Yesterday, Today and Tomorrow

images via IMDB

The winner for Best Foreign Language Film at the 1965 Academy Awards, this film uses the same two actors to tell three different stories. At first I thought this would be weird to watch, but Sophia Loren and Marcello Mastroianni are so good at what they do that the vignettes become great little movies that are very separate from one another.

Act I tells the tale of Adelina, a struggling young wife and mother who is on the verge of being arrested for selling cigarettes. Upon discovering that there’s a law forbidding the arrest of a pregnant woman, she comes up with a plan: always be pregnant or nursing (which wins another six months of freedom). The mayhem this brings on their life is humorous, until we see the toll it starts to take on their marriage and her husband’s mental and physical health.

Act II is a car ride between Anna, a self-centered woman married to a wealthy businessman, and her lover Renzo, who she wants to go away with. Anna is a horrible driver, and has no place driving a gorgeous new Rolls Royce. She eventually hands the wheel of her expensive car over to him, but a moment of daydreaming leads to a crash into the side of the road.  This brings out the worst in her personality as she looks for the first chance of rescue, with or without Renzo.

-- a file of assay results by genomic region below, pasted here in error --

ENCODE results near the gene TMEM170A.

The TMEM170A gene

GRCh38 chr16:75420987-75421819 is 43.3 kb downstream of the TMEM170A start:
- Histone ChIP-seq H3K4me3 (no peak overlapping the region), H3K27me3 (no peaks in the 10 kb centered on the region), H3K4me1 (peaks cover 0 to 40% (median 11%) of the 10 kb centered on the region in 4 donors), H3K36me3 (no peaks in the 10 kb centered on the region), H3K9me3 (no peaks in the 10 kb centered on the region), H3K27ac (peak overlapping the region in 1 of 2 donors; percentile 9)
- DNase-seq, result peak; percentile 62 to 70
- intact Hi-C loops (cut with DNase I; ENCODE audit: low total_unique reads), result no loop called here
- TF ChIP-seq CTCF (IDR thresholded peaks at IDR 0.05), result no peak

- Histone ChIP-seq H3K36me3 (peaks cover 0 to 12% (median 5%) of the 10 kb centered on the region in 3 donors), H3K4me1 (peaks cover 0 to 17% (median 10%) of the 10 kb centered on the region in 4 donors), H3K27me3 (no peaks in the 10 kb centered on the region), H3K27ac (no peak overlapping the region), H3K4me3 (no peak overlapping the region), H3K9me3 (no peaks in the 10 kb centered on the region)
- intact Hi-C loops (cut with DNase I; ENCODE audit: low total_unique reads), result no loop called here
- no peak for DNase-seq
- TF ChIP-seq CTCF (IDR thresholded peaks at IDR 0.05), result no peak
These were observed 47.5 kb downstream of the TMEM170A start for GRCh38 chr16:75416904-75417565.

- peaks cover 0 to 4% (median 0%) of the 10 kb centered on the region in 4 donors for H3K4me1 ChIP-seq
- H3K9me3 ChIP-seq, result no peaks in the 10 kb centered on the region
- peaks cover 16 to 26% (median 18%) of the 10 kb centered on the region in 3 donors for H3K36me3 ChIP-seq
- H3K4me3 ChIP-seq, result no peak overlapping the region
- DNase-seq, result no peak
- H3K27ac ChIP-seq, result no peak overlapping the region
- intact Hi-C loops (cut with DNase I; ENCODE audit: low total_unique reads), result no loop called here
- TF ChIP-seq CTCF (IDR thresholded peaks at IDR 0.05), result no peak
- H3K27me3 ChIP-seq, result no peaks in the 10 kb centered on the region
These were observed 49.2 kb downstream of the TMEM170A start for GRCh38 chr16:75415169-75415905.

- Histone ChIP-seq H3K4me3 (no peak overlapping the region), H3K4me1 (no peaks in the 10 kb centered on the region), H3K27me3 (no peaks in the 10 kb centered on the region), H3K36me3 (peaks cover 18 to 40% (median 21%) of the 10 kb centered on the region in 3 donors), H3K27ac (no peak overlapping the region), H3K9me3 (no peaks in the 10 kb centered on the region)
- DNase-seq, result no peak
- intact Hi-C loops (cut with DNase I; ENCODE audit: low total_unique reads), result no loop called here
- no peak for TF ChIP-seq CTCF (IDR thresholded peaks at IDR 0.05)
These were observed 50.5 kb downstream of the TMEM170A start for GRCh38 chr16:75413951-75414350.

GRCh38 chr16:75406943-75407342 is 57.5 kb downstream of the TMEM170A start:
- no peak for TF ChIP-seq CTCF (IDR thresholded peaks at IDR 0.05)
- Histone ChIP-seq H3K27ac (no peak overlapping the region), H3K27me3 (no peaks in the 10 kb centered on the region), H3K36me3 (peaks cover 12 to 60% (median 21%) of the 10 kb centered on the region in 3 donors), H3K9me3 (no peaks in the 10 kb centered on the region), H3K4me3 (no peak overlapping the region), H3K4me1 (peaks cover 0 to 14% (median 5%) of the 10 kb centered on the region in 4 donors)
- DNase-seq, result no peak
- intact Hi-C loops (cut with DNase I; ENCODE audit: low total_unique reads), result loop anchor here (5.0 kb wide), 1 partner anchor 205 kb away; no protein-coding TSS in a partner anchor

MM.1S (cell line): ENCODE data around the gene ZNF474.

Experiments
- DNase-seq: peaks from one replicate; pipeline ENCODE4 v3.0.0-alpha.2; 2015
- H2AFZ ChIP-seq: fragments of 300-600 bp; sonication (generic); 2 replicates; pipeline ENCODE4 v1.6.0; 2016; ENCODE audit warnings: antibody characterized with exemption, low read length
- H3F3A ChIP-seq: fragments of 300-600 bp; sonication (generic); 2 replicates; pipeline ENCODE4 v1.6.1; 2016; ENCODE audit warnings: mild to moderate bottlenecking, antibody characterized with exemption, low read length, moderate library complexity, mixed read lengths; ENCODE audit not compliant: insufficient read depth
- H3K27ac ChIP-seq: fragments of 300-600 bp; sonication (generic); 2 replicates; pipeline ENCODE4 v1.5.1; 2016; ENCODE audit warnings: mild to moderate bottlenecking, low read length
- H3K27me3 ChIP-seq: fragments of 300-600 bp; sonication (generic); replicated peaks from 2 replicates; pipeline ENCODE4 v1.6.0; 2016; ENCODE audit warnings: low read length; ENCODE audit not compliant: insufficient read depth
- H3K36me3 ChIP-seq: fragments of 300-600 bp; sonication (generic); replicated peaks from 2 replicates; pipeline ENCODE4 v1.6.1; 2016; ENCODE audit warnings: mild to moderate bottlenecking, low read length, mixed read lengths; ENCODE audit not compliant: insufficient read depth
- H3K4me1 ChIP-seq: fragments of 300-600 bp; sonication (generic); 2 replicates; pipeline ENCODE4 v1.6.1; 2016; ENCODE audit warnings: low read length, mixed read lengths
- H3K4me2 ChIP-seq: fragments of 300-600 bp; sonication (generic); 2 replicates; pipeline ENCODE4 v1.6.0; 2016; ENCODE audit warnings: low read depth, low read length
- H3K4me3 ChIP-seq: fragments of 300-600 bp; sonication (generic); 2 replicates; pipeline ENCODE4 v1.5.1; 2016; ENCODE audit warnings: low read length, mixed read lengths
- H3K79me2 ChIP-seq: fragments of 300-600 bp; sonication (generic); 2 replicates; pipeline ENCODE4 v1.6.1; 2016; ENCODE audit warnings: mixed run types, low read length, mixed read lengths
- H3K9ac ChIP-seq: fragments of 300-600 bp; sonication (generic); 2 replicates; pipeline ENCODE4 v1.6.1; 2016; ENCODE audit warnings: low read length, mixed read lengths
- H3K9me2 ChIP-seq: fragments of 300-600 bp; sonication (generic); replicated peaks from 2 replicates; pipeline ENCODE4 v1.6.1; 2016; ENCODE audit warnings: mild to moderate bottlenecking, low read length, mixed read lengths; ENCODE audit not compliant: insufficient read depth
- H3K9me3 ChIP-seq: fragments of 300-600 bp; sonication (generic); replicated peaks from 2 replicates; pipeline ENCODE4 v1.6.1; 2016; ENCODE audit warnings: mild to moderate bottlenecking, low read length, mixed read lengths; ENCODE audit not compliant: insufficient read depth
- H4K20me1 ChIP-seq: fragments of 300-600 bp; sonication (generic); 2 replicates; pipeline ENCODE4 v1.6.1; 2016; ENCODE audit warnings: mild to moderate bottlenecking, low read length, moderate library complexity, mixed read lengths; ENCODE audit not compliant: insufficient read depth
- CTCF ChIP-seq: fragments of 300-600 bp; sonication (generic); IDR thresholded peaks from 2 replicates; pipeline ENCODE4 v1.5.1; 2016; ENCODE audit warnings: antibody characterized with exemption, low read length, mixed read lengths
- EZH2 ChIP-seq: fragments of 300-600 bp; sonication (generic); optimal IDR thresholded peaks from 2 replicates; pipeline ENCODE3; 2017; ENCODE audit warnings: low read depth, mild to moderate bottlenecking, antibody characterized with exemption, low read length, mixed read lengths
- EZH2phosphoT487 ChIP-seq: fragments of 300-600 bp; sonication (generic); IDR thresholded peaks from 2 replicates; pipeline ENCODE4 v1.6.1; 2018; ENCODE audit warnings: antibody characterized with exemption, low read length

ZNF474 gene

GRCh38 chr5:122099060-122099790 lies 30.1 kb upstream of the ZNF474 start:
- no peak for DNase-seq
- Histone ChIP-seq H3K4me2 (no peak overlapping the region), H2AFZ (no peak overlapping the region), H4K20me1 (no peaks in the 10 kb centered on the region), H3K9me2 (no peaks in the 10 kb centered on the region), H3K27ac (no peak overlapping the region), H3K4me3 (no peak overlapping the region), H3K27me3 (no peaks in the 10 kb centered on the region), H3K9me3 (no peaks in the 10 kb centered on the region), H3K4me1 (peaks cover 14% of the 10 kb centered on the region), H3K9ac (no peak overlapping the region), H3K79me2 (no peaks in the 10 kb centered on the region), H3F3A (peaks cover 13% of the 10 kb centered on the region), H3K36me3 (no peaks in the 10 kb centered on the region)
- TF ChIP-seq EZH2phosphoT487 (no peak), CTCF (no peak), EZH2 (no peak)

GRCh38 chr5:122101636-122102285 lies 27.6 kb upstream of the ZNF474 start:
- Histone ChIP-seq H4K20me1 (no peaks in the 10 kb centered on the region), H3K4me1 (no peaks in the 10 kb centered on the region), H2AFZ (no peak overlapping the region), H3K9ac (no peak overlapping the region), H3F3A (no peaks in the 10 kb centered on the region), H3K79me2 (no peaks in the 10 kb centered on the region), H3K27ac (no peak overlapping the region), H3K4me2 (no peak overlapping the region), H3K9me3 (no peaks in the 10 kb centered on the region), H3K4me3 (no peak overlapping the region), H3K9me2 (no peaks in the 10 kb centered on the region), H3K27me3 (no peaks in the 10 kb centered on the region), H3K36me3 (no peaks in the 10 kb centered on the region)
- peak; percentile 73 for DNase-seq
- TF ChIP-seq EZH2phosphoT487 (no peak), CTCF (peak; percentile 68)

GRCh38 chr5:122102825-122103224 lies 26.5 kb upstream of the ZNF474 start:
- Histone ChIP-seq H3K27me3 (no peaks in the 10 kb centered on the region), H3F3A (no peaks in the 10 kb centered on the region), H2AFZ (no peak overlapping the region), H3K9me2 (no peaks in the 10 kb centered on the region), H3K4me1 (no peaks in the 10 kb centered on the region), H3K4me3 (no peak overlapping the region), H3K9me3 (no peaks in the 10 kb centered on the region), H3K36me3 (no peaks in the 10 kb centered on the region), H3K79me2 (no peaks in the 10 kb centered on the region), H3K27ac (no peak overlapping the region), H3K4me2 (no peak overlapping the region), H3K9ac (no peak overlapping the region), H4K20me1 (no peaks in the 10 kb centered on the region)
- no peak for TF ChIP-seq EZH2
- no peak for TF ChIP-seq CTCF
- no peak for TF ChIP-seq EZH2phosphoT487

Act III is the story of Mara, a sexy prostitute who lives next door to a prudish old woman. When the old lady’s adorable grandson comes to visit on a break from seminary school, Mara and he strike up a quick friendship on their balconies. His fondness for her makes him shun his plans for priesthood, much to his grandmother’s dismay. Mara makes a week-long vow of chastity if she can convince young Umberto to go back to the seminary. This might be a problem for her client Rusconi (Mastroianni) who has been visiting her for days trying to get an appointment. This was my favorite of the three stories; it was also the funniest.

Although Loren’s three characters are stereotypes – the sassy Italian mother, the self-centered rich bitch, and the prostitute with a heart of gold – she still brings something extra to each role. Her gorgeous eyes draw you in to each story and the womens’ emotions. Mastroianni, an excellent actor on his own, plays the supportive man to each of her ladies. The combination of the two is a treat to watch. A bonus for anyone in the world in love with Loren is the little striptease that Mara does towards the end of the film.


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